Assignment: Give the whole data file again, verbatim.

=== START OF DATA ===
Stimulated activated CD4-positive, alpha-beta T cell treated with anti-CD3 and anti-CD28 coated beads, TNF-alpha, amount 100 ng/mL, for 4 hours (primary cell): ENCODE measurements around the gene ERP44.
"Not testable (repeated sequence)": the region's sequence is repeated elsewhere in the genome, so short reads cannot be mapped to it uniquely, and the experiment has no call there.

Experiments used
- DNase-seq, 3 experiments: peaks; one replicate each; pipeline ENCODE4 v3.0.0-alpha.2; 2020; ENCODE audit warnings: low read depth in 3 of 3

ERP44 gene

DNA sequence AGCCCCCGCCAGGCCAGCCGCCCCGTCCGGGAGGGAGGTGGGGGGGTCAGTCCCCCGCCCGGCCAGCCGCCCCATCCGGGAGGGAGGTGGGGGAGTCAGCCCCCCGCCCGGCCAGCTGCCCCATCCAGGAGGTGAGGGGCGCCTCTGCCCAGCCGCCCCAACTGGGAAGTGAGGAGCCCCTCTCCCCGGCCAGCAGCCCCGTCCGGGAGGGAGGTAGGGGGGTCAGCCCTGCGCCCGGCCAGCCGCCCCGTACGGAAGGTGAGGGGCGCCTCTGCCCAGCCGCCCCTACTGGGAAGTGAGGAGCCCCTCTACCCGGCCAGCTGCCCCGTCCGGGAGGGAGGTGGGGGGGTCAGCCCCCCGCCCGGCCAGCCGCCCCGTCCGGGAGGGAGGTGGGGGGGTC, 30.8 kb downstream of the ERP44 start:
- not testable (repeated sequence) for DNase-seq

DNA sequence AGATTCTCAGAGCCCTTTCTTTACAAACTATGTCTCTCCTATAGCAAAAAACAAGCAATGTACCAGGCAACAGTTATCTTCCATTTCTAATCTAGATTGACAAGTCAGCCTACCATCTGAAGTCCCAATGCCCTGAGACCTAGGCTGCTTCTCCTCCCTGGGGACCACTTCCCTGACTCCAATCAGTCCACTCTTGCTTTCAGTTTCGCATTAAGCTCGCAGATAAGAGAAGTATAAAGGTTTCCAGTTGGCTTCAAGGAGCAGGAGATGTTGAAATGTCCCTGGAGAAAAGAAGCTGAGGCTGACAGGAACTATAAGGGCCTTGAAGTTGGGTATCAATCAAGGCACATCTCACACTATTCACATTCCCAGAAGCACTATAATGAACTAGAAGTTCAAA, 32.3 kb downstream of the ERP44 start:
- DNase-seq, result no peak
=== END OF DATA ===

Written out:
Stimulated activated CD4-positive, alpha-beta T cell treated with anti-CD3 and anti-CD28 coated beads, TNF-alpha, amount 100 ng/mL, for 4 hours (primary cell): ENCODE measurements around the gene ERP44.
"Not testable (repeated sequence)": the region's sequence is repeated elsewhere in the genome, so short reads cannot be mapped to it uniquely, and the experiment has no call there.

Experiments used
- DNase-seq, 3 experiments: peaks; one replicate each; pipeline ENCODE4 v3.0.0-alpha.2; 2020; ENCODE audit warnings: low read depth in 3 of 3

ERP44 gene

DNA sequence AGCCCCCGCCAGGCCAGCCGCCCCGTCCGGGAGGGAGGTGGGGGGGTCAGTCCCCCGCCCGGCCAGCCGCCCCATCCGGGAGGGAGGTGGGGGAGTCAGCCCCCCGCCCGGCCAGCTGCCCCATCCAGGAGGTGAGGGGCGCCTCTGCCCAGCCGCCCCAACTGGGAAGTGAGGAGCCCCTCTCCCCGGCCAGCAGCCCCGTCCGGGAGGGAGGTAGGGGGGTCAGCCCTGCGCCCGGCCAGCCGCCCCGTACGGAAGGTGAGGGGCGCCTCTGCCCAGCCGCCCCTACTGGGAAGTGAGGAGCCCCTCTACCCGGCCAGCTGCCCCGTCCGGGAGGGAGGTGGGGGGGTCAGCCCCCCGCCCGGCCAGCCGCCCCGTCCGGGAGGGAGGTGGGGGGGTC, 30.8 kb downstream of the ERP44 start:
- not testable (repeated sequence) for DNase-seq

DNA sequence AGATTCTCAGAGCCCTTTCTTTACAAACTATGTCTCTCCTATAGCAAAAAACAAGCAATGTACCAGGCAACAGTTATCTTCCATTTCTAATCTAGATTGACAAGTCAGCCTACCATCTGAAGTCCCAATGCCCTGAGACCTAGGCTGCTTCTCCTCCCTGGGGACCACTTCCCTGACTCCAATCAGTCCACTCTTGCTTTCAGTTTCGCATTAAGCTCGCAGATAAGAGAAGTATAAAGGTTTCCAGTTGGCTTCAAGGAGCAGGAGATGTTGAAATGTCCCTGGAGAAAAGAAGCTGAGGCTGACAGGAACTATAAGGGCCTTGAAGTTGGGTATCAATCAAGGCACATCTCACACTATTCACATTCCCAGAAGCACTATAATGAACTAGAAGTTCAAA, 32.3 kb downstream of the ERP44 start:
- DNase-seq, result no peak